In addition to making things chillier for us thin-blooded former New Englanders, when the weather gets colder, campgrounds close for the season (usually the Monday of the Columbus Day three-day weekend is their last day), making finding a spot a bit problematic for a late-October class reunion. Having done some initial research and planning, I had found a campground in Brookline, NH, just over the Massachusetts border, which stays open year 'round, so an early booking for the 2nd and 3rd weeks of October was accomplished early. Of course, then we find out they're canceling the reunion until next year due to COVID reasons, so we could have avoided all this and just headed up sooner!
“So what's the reason for this post, Dave, since you got your campsite all set after Columbus Day?” you ask. Well, the answer is that getting up to New England in late October is only half the problem.
It's getting back to warmer weather this late in the year which can be the challenge.
To prepare for the travel on the cheap, our fresh water tank needs to be filled to at least 2/3rds full for the 4-day trip to our first campsite in Vermont, where full hookups await. Next, as usual when we leave a campground, the black tank is emptied and flushed as clean as possible, and the gray tank is drained fully. Since we'll be on generator and battery power for successive days, I check and top off water levels in each of the four 6-volt batteries stored under our front steps to make sure they're fully capable to take repeated charges. These batteries can power the coach for about 12 hours or more without recharging, based on how much power we use during the day. I also check the oil level in our Onan 7000 watt generator to make sure that it will keep running for extended periods. If it's a driving day, I don't have to worry about charging our house batteries with the generator, because the alternator on our Ford V-10 engine does the work.
One of the easiest ways to camp on the cheap is Wallydocking, which is staying at a Walmart along your travel route. Not all Walmarts allow for overnight RV parking, but most do. We use an app called RVParky to scout out which Walmarts are RV-friendly based on fellow traveler's reports, then pull in and ask the store manager if it's still OK to stay. We then spend some money to thank our host, so it's not entirely free camping, but it can be. Most Walmarts that allow for overnight parking only let you stay for one night, but we found two in central PA (we stayed at the one in St. Clair) that actually have signs posted that tell you that RV parking is allowed for up to 48 hours. Very accommodating.
Other places for inexpensive boondocking are Cabelas, some of which may even have a dump station on site, or Harvest Host sites, which allow for an overnight stay at a winery, distillery, farm or museum. Just pay back your host with a purchase, and you're good to go. One other app we don't use at all is Boondockers Welcome, mainly because the people offering their areas to park don't have room to accommodate an RV and toad of our length, but it does work for shorter 5th wheels and travel trailers. Finally, Cracker Barrel restaurants can be RV-friendly, but you have to be very careful in finding one whose parking lot can take your RV without blocking too many of their parking spaces. Basically, arrive as far after their dinner rush as possible to find a spot, then get breakfast the next day and scoot!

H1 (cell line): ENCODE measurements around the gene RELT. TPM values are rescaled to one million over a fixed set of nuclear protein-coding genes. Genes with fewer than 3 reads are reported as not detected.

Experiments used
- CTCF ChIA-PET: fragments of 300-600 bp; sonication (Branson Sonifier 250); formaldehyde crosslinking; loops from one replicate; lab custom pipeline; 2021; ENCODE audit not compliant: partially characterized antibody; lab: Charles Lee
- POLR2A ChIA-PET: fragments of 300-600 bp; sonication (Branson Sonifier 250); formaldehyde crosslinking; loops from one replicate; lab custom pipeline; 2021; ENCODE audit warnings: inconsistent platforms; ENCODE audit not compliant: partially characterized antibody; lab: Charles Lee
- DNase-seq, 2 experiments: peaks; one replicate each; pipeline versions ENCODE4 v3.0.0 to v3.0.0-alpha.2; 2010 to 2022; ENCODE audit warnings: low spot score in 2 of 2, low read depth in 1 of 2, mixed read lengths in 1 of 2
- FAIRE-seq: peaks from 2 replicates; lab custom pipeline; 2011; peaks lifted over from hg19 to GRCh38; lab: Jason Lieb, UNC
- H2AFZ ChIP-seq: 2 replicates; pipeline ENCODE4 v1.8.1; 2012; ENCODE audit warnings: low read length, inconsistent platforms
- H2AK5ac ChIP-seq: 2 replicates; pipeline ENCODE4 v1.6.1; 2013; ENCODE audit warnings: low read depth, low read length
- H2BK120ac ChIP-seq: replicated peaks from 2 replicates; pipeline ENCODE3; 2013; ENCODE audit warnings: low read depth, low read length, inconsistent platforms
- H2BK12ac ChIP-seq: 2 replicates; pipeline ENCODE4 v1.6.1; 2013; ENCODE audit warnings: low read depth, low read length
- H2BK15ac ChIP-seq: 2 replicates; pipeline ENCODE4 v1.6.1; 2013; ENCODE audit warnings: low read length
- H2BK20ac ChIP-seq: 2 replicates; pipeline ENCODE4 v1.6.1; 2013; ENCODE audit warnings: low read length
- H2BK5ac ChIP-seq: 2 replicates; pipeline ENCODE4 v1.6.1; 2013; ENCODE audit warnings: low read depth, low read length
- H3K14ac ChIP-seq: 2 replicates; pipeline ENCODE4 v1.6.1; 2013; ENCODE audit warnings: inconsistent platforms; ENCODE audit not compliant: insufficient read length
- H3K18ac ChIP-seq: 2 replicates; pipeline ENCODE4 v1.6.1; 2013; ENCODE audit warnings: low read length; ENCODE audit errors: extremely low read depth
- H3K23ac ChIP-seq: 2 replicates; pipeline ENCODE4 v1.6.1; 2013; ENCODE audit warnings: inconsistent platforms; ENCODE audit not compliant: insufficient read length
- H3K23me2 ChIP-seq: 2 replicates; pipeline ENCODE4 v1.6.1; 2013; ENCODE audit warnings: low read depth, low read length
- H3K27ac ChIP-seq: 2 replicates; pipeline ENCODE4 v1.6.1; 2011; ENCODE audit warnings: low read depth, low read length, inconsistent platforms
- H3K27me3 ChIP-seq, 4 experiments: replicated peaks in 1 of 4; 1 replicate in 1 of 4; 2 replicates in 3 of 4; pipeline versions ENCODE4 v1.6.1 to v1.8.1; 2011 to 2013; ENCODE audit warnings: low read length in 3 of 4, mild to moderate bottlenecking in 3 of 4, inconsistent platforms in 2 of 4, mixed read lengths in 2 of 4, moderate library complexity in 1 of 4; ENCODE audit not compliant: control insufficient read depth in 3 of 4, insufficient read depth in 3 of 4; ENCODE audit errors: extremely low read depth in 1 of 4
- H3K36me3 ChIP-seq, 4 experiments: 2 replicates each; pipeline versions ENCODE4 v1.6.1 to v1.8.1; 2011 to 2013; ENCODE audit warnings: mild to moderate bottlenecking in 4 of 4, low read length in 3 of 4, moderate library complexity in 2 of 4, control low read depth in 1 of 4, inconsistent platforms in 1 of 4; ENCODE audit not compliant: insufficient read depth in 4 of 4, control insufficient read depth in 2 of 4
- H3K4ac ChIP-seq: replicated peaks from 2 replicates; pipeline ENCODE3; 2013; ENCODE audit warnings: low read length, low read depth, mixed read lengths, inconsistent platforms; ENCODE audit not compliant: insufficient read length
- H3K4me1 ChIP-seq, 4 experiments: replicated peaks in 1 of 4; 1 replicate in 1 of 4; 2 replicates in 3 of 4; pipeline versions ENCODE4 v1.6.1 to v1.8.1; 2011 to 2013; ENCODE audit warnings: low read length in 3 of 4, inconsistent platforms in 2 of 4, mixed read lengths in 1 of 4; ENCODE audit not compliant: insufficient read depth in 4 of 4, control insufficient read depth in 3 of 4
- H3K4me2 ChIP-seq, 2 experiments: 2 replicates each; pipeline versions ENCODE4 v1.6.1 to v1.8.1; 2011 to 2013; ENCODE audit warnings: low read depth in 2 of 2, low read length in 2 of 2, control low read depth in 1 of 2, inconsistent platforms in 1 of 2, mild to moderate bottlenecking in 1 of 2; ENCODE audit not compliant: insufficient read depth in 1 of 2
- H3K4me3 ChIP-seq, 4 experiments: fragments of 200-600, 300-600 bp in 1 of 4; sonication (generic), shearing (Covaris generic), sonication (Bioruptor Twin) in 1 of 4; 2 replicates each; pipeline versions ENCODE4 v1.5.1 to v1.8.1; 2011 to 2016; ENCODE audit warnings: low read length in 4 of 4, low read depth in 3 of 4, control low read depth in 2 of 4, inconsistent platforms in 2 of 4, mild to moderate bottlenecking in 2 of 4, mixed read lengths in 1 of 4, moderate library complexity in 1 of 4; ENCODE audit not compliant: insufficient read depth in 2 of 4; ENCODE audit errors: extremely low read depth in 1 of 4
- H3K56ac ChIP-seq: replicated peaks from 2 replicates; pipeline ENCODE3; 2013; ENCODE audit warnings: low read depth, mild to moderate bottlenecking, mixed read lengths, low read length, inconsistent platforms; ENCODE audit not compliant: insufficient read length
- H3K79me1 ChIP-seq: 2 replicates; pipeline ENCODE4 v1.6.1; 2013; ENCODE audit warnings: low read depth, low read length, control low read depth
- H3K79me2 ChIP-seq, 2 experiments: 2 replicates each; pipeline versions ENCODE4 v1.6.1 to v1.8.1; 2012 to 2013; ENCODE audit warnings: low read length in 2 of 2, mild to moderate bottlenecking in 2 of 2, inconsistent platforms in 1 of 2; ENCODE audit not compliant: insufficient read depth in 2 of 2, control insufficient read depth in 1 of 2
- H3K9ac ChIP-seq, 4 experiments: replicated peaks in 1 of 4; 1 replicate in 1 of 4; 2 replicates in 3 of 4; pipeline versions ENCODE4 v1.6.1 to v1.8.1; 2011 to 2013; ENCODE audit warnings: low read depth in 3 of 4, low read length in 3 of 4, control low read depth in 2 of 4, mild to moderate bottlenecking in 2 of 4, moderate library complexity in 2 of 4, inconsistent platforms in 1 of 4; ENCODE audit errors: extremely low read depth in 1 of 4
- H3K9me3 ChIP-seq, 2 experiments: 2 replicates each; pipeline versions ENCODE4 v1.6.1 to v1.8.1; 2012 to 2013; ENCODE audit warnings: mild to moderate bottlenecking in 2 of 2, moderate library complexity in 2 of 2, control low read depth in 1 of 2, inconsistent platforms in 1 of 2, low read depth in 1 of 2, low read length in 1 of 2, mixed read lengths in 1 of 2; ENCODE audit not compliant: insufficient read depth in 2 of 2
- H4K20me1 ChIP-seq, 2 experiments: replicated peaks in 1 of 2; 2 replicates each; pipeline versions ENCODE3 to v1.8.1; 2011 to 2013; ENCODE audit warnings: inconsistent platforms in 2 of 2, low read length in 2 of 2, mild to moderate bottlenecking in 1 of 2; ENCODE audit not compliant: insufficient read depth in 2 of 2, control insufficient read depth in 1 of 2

Finding gas can be a challenge heading up to the northeast, mainly due to two factors; available real estate and limited camping opportunities. People create businesses when there is a need, and there is simply less need to build a travel stop that can accommodate a large RV when there are fewer parks which can accommodate a large RV in that area.
Stations are also smaller in footprint due to higher real estate costs, and those smaller footprints can make is tough to thread something 53-feet in length into and out of a gas station. You also have to be careful in making sure the overhang above the pumps is tall enough to take your over 13-foot high RV!
So unfortunately there are no Flying J travel centers in New England. None. Ditto Love's, which doesn't have dedicated RV gas pumps like Flying J does, but can usually take something our size if we check it out properly. We'll get to an app that let's us do that in a moment. Shell stations can be RV-friendly at times, because they build more of their locations with pumps that run parallel to the road and their buildings than other providers do, making it a straight pull-in / pull-out experience, but even Shell doesn't have a lot of presence in northern states. In New Hampshire, there is a brand called Irving which has mostly decent room for us, but they're a local brand and not very plentiful.
So what's a gasser RV owner to do? Google Earth to the rescue!
If you have never used Google Earth, it's a really cool app that gives you a bird's eye view of anyplace on Earth, and searching is as easy as can be. You can input the specific address, or just the name of the store or gas station and the town you're looking for, and the screen does a little corkscrew thing and gives you an overhead shot of your potential destination!